While I realize that censorship and monitoring are nowhere nearly as bad in the U.S. and Europe as they are in the included countries (though perhaps more insidious for its subtlety and secrecy)

By this logic, it is the Government of Antarctica that we truly have to watch out for. Their efforts of censorship are not nearly as bad as the U.S. and Europe (though perhaps even more insidious for its subtlety and secrecy since no one even knows they exist). Every time the US or EU attempts to censor something, it makes Slashdot's front page. Are you really so naive as to think they're so much more sophisticated than China that we can't detect the worst things they're doing? In China they have to rent access to the internet from the Chinese government! In the United States, if Comcast inserts a popup into a browser to notify users, it makes Slashdot's front page [slashdot.org] ! How can you even compare the two or call the US more insidious? Hyperbole much?

Re:They Sure Did (1)

Looker_Device (2857489) | about a year ago | (#43148531)

It's more insidious because, while I dare say that pretty much every halfway informed citizen in China, Syria, etc. know the basics about their government's censorship and spying activities (is there seriously any internet user in China who DOESN'T know about the "great firewall"?), but there are very few citizens in the U.S. who know about the existence of NSA "black rooms" [wikipedia.org] capable of intercepting voice and data traffic at major telecommunications hubs throughout the U.S. If you stopped random internet users on the street in the U.S., I would be genuinely surprised if even one in ten had any idea the NSA was even capable of that kind of mass spying (hell, I would be surprised if four in ten even know that the NSA exists). That's what makes it more insidious.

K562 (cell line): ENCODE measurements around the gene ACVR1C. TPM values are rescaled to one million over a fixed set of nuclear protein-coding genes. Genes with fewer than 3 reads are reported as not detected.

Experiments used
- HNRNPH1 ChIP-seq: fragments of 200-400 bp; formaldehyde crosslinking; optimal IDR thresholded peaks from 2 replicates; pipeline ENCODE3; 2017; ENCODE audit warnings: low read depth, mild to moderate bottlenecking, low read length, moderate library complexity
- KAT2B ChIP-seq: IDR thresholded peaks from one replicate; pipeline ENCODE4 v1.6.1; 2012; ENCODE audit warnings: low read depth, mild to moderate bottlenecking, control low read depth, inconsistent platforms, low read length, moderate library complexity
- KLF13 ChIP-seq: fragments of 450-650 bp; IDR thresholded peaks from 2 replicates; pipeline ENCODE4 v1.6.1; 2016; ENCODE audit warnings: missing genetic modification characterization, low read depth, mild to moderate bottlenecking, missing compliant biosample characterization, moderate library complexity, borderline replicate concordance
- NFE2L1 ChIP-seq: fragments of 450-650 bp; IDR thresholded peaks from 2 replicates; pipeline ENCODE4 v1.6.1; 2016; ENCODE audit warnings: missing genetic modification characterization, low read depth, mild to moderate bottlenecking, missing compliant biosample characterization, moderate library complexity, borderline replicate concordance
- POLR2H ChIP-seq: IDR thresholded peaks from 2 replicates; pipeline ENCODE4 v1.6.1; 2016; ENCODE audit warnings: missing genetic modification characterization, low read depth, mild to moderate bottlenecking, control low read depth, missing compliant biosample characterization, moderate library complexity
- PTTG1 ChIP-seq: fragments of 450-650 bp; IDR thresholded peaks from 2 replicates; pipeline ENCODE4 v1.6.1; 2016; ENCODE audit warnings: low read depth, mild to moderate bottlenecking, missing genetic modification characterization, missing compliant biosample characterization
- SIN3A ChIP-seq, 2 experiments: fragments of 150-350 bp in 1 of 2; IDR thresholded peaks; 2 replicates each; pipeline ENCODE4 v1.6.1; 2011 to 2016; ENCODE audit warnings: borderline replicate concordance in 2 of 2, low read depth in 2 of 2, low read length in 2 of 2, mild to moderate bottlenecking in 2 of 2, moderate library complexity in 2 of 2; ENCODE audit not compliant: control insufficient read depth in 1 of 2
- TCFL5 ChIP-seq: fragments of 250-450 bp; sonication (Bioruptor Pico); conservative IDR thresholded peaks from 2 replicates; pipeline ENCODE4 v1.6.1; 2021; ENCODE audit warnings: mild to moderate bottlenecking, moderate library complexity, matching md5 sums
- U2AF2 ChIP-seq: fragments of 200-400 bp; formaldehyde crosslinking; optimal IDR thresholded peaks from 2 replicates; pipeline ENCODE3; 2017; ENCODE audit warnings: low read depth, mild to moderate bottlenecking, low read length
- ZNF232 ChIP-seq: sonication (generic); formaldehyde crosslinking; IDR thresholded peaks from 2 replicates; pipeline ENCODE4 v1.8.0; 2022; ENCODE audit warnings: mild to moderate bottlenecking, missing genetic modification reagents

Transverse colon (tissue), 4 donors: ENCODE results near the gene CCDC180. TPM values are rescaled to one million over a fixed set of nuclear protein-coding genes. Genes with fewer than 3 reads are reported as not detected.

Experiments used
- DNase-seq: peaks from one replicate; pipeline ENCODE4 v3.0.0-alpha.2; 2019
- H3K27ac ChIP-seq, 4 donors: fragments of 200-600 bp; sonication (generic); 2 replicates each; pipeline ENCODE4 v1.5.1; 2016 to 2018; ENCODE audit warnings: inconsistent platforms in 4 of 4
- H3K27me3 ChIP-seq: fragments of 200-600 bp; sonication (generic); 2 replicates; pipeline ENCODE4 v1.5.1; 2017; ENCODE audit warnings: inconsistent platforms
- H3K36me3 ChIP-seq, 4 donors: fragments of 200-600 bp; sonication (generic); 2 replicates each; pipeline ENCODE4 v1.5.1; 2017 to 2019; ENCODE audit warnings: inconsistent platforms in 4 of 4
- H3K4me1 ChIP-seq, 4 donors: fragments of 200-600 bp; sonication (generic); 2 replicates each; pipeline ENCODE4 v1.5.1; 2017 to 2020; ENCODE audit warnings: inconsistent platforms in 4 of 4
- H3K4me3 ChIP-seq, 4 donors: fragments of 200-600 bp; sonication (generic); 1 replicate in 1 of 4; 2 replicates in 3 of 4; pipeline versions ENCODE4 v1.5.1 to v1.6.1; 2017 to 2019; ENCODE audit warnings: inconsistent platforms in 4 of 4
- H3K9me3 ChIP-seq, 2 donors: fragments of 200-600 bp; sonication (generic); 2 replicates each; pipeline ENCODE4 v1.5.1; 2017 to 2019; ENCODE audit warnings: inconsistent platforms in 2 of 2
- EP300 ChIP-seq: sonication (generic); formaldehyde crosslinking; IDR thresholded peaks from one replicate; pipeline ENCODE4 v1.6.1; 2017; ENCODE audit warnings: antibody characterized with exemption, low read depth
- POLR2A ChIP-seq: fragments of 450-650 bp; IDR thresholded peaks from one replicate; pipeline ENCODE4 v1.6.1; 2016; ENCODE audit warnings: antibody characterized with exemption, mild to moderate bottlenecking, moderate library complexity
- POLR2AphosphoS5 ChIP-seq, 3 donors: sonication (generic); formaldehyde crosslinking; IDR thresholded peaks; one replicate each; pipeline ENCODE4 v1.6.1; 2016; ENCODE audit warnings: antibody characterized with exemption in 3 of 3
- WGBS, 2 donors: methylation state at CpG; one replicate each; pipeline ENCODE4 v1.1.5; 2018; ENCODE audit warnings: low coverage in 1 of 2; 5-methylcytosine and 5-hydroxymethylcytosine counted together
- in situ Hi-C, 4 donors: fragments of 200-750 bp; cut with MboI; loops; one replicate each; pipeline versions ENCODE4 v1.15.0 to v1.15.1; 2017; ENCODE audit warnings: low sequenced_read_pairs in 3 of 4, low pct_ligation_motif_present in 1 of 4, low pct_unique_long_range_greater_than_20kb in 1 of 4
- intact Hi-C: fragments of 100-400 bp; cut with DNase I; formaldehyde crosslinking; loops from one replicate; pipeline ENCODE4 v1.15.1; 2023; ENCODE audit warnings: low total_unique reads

An open threat to freedom is no less a threat, mind you (and I sure wouldn't want to live in China), but at least you KNOW it's there.

Re:They Sure Did (1)

TubeSteak (669689) | about a year ago | (#43153921)

Every time the US or EU attempts to censor something, it makes Slashdot's front page. Are you really so naive as to think they're so much more sophisticated than China that we can't detect the worst things they're doing?

I'll leave the source of this next quote as an exercise to the reader

The White House asked The New York Times not to publish this article, arguing that it could jeopardize continuing investigations and alert would-be terrorists that they might be under scrutiny. After meeting with senior administration officials to hear their concerns, the newspaper delayed publication for a year to conduct additional reporting. Some information that administration officials argued could be useful to terrorists has been omitted.

What the NY Times narrative leaves out is that the lead journalist on the story had a book coming out,
and the NY Times wanted to break the story before the book did.

I'm sure there are plenty of stories that have never seen the light of day,
because media organizations like the NY Times agree with the government not to publish.

Re:Going to name the American and European ones to (1)

Vitriol+Angst (458300) | about a year ago | (#43149921)

I don't think you could be sure that the US isn't the #1 snoop on the planet.